Enough for everyone’s need

In the meditation group that I lead we will be pondering the concept of greed this week. I was initially inspired to explore this with the group as I was reading the Isha Upanishad, beautifully translated by Eknath Eswaren.

The Isha opens with this text:

All this is full. All that is full.
From fullness, fullness comes.
When fullness is taken from fullness,
Fullness still remains.
Om shanti – shanti – shanti

In the translation, Eswaren shares that Gandhi felt that the Isha Upanishad in many ways, holds the core truths of Hinduism. Interesting as this is the shortest of the known Upanishads,  but it communicates a great truth – that our wealth lies not in what we amass, but in realizing spiritual abundance.

This time of year there is always a push in New Thought centers and churches to teach prosperity. While I agree that most of us can use regular reminders on thinking in a more abundant way; too often these prosperity classes focus on demonstrating dollars and cents, which according to many major sacred texts is a way to poverty – not abundance.

In the Christian Bible Jesus says to a crowd that is following him:

“…take care, and be on your guard against all greed, for one’s life does not consist in the abundance of his possessions.” (Luke 12)

In the Hebrew scriptures, from Proverbs:

A greedy man stirs up strife, but the one who trusts in the Lord will be enriched. (Proverbs 28:25)

In the Tao te Ching:

There is no crime greater than greed
No disaster greater than discontentment
No fault greater than avarice
Thus the satisfaction of contentment
is the lasting satisfaction. (46.5-9)

And from the Isha Upanishad:

The Lord is enshrined in the hearts of all.
The Lord is the supreme Reality.
Rejoice in him through renunciation.
Covet nothing. All belongs to the Lord.


Avoiding greed is common guidance across cultures and ethnic peoples and the materialism that pervades Western society today makes it hard NOT to fall into a greed mindset.

Materialism reinforces a “paradigm of scarcity“. If we can count what we consider to be our wealth, and lock it away, or use our resources to buy more than someone else,… we can lose it.

If we count our wealth as dollars, when someone takes some or we spend it – we have less.

If we count our wealth as those gifts of Spirit, or “resources of consciousness” such as peace, love, meaning, respect – we can never run out. No one can take what is ours, and no matter how much we give away, we remain full.

From fullness, fullness comes. When fullness is taken from fullness, fullness still remains.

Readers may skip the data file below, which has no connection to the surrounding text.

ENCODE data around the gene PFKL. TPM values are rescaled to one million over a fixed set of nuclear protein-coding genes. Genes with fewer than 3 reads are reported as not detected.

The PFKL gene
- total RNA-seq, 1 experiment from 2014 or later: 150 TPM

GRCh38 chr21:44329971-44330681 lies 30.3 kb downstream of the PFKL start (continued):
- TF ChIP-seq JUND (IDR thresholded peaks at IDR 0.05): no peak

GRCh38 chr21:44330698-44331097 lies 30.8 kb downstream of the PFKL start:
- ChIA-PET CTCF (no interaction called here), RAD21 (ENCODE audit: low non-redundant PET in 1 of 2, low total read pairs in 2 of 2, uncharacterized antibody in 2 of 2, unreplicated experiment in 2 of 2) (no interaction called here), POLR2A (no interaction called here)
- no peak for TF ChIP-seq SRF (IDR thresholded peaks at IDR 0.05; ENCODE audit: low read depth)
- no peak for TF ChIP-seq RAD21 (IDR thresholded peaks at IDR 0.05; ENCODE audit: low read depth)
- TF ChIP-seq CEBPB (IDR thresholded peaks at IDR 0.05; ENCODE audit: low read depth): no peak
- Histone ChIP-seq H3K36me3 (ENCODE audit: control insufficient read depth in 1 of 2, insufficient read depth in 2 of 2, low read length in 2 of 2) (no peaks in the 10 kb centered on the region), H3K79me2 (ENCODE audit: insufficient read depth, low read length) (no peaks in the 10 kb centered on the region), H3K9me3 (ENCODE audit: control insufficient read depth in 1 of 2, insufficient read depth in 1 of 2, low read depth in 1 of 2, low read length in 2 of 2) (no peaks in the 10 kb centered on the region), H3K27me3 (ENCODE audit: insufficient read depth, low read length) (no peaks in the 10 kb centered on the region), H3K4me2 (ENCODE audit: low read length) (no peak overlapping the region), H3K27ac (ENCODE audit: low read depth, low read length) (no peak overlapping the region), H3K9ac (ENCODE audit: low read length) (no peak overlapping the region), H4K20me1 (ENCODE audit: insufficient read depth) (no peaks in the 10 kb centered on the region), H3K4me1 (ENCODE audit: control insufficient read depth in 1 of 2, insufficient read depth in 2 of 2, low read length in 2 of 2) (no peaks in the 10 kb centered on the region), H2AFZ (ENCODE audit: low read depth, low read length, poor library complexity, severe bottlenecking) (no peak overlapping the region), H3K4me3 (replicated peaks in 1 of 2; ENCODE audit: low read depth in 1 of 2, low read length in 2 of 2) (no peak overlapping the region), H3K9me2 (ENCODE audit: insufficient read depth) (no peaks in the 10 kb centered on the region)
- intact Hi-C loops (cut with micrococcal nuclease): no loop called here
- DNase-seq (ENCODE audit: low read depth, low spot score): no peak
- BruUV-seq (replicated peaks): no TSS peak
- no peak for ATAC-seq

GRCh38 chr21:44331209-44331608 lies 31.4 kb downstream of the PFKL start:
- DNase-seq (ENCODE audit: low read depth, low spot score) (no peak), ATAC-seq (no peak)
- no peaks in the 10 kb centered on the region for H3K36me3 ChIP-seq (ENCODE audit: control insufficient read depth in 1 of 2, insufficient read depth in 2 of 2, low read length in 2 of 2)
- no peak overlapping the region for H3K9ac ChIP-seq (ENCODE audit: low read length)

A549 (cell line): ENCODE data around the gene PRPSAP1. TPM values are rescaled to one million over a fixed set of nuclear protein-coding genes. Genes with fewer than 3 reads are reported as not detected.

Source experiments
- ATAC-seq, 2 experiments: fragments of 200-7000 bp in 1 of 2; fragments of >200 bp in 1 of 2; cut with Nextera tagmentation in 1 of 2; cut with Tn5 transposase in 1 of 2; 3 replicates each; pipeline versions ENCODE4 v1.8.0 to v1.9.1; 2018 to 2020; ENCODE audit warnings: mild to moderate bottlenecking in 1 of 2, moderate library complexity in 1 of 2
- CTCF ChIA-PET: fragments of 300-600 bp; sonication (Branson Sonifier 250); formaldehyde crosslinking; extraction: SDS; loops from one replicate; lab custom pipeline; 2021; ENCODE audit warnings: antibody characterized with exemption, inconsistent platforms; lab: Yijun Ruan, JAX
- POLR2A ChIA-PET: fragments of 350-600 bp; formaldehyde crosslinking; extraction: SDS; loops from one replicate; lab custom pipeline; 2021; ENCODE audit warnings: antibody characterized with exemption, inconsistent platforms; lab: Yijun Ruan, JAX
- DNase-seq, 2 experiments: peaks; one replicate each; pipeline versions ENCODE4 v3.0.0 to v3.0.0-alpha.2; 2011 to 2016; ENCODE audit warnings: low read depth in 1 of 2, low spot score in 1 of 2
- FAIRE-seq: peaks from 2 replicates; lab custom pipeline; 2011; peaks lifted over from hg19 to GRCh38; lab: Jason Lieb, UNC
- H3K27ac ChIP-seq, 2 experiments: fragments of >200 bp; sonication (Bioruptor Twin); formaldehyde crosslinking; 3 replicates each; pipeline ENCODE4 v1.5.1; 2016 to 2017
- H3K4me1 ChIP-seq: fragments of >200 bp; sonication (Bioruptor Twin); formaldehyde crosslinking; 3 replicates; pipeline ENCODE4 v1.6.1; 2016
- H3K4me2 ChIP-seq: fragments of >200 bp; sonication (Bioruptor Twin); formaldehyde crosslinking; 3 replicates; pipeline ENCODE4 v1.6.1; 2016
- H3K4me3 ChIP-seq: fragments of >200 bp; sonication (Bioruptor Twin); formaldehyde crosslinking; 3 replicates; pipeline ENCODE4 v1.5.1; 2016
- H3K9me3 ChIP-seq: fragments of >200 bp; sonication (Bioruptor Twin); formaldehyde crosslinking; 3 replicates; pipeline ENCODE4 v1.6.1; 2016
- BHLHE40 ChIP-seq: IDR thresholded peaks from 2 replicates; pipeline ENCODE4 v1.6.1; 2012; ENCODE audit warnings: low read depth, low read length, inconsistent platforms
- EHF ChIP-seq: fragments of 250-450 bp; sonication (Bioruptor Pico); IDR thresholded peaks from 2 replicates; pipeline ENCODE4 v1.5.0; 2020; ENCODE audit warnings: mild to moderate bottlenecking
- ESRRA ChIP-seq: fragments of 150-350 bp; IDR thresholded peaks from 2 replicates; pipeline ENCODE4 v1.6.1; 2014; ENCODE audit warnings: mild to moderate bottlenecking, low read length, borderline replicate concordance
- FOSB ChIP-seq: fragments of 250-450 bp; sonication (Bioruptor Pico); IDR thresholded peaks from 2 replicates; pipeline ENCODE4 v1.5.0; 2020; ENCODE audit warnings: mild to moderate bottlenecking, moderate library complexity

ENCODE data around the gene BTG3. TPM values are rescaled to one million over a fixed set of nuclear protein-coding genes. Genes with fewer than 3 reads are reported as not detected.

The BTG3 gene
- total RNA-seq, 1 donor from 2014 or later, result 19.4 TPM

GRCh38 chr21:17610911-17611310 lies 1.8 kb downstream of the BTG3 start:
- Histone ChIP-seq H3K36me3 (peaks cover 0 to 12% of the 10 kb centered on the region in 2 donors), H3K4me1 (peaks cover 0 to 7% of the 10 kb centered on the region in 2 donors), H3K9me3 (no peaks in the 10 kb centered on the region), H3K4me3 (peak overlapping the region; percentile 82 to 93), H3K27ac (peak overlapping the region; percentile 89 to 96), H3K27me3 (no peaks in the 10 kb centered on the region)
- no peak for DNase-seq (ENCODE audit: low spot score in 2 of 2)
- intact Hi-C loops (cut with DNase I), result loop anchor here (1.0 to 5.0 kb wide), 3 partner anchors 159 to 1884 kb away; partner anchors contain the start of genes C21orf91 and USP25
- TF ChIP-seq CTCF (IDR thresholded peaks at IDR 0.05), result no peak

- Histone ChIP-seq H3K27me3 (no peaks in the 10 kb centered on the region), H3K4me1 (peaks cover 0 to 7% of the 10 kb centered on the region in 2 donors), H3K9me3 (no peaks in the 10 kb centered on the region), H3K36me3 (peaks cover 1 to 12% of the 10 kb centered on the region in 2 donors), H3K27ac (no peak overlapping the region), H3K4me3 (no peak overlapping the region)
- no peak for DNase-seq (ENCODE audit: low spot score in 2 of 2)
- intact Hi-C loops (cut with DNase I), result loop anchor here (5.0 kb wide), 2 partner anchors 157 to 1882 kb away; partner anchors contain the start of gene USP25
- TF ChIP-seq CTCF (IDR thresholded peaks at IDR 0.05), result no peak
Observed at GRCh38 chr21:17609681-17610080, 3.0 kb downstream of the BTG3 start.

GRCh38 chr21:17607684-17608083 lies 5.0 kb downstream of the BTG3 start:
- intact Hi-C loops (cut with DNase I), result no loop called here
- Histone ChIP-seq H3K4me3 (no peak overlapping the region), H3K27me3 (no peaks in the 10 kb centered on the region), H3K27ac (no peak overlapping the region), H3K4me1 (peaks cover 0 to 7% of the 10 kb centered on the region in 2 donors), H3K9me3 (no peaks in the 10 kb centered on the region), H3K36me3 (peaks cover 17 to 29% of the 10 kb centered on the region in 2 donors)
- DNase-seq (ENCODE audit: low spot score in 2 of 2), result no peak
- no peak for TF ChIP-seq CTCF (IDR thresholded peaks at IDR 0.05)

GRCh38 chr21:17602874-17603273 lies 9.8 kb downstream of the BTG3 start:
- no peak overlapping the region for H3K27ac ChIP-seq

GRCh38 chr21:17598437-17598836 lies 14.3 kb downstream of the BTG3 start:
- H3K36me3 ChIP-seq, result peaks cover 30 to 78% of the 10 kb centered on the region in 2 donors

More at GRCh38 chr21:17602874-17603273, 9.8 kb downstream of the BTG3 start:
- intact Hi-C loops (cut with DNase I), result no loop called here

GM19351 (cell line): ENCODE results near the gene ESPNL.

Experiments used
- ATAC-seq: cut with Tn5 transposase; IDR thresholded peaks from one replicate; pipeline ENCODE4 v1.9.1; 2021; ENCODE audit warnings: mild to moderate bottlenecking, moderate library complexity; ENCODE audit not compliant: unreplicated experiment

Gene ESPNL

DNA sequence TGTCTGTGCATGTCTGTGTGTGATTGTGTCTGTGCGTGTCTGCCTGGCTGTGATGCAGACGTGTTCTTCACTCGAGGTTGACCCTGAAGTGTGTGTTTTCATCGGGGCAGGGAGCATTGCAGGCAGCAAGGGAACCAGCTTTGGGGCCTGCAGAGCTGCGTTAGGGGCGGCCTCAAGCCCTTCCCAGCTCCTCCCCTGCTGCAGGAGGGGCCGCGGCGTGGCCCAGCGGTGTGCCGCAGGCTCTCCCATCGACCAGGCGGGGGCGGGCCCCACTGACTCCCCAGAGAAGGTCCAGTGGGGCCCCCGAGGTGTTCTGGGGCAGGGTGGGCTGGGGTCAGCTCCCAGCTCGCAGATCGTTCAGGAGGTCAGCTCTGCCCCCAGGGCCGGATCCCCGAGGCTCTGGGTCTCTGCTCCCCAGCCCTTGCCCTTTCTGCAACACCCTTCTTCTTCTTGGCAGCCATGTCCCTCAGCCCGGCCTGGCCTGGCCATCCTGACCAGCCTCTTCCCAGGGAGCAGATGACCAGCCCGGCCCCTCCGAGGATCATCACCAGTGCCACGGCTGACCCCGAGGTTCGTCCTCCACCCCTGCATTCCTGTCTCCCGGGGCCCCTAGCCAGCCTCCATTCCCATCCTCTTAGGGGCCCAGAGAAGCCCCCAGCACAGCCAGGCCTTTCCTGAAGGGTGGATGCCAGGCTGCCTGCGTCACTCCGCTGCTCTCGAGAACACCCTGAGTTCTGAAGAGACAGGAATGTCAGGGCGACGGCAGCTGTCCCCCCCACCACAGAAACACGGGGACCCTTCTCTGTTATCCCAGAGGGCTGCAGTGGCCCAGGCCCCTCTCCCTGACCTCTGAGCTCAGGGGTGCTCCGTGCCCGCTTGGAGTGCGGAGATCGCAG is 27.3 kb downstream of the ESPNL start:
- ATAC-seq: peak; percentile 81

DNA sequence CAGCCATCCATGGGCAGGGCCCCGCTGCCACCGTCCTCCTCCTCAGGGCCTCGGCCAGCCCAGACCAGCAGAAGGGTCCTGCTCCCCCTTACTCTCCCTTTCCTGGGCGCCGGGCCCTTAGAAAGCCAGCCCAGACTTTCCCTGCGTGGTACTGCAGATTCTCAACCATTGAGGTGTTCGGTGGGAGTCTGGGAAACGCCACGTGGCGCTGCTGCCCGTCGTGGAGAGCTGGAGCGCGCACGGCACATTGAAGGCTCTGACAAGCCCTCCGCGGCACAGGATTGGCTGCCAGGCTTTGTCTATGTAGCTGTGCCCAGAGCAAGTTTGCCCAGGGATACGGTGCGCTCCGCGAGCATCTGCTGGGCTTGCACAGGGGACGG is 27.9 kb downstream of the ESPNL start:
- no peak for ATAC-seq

In my own pondering of the topic I found that it was easy to point out greed in others, but a little more challenging to look directly at the greed I express in my own life.

If we accept the unity consciousness theory that we’re all connected, and that we can really only control our own actions; we do have the ability to impact greed in the larger world. We simply must begin where we are right now.

As we ponder this topic, here are some areas to consider:

  • food waste
    • how often do we pick up carry out restaurant food on the way home when there are viable, if not as exciting, options at home?
  • retail therapy
    • how many times do we spend money on clothing, or other items to “feel better” instead of limiting our purchases to acquire something that we need?
  • compliments and praise
    • how often do we sit quietly when someone is criticizing another person at work, when we know that they, too, have value and contribute to the team efforts?
  • power grabs
    • how often do we insist on doing something in a certain way, citing the rules, the regulations, the guidelines – when in truth, what we want is for us and not the greater good of the group or organization?
  • traffic etiquette


Gandhi is quoted as saying:

“There is enough in the world for everyone’s need;

there is not enough for everyone’s greed.”

As we enter the welcome 3-day weekend made possible by federal recognition of Dr. Martin Luther King’s birthday, I will be pondering the role of greed in my own life choices; in the larger society (racism is clearly rooted in a belief that there’s not enough) and looking inward for how I can make changes that will contribute to a leveling so that we can realize for every man, woman and child – enough for everyone’s need.

And so it is.

(C) 2018 Practitioner's Path


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